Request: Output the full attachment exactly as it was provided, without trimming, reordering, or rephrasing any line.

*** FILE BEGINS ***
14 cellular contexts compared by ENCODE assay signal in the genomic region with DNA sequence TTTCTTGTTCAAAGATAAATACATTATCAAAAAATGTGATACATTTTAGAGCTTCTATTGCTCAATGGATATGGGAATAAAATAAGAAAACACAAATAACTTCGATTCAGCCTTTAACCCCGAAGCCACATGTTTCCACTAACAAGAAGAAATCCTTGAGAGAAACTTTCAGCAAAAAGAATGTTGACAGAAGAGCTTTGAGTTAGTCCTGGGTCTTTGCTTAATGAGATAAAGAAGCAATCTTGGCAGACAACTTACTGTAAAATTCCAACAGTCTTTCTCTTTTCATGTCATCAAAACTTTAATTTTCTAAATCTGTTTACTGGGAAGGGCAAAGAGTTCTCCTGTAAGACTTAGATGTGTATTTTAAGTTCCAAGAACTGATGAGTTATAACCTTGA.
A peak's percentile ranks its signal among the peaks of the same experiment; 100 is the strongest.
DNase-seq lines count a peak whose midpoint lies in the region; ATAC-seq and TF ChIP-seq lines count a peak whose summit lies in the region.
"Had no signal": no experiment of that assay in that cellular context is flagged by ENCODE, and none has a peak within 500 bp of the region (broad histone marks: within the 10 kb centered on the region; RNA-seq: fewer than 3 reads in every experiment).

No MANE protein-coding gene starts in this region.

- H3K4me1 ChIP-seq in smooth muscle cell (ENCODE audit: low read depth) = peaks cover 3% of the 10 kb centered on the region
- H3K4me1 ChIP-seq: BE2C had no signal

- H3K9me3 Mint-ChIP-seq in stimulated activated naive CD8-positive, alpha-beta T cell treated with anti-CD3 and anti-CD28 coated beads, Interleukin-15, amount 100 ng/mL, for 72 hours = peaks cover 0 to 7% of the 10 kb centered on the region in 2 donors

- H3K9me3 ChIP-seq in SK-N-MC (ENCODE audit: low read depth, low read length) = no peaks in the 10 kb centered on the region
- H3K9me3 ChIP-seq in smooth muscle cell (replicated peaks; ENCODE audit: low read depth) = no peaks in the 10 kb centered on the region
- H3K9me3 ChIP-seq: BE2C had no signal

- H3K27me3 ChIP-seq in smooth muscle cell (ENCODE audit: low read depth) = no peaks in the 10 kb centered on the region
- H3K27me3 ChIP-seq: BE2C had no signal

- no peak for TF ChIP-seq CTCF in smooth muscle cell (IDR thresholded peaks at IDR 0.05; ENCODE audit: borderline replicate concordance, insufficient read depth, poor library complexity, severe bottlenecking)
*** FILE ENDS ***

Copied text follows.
14 cellular contexts compared by ENCODE assay signal in the genomic region with DNA sequence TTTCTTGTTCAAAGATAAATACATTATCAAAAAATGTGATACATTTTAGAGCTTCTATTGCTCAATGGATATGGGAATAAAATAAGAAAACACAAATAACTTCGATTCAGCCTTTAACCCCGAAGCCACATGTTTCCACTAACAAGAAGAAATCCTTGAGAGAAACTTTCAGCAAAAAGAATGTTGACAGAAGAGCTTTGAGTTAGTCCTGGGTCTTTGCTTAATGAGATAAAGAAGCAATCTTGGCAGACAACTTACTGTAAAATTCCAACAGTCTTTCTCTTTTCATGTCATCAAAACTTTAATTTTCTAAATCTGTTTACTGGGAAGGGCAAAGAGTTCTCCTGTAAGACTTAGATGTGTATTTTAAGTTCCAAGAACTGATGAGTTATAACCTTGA.
A peak's percentile ranks its signal among the peaks of the same experiment; 100 is the strongest.
DNase-seq lines count a peak whose midpoint lies in the region; ATAC-seq and TF ChIP-seq lines count a peak whose summit lies in the region.
"Had no signal": no experiment of that assay in that cellular context is flagged by ENCODE, and none has a peak within 500 bp of the region (broad histone marks: within the 10 kb centered on the region; RNA-seq: fewer than 3 reads in every experiment).

No MANE protein-coding gene starts in this region.

- H3K4me1 ChIP-seq in smooth muscle cell (ENCODE audit: low read depth) = peaks cover 3% of the 10 kb centered on the region
- H3K4me1 ChIP-seq: BE2C had no signal

- H3K9me3 Mint-ChIP-seq in stimulated activated naive CD8-positive, alpha-beta T cell treated with anti-CD3 and anti-CD28 coated beads, Interleukin-15, amount 100 ng/mL, for 72 hours = peaks cover 0 to 7% of the 10 kb centered on the region in 2 donors

- H3K9me3 ChIP-seq in SK-N-MC (ENCODE audit: low read depth, low read length) = no peaks in the 10 kb centered on the region
- H3K9me3 ChIP-seq in smooth muscle cell (replicated peaks; ENCODE audit: low read depth) = no peaks in the 10 kb centered on the region
- H3K9me3 ChIP-seq: BE2C had no signal

- H3K27me3 ChIP-seq in smooth muscle cell (ENCODE audit: low read depth) = no peaks in the 10 kb centered on the region
- H3K27me3 ChIP-seq: BE2C had no signal

- no peak for TF ChIP-seq CTCF in smooth muscle cell (IDR thresholded peaks at IDR 0.05; ENCODE audit: borderline replicate concordance, insufficient read depth, poor library complexity, severe bottlenecking)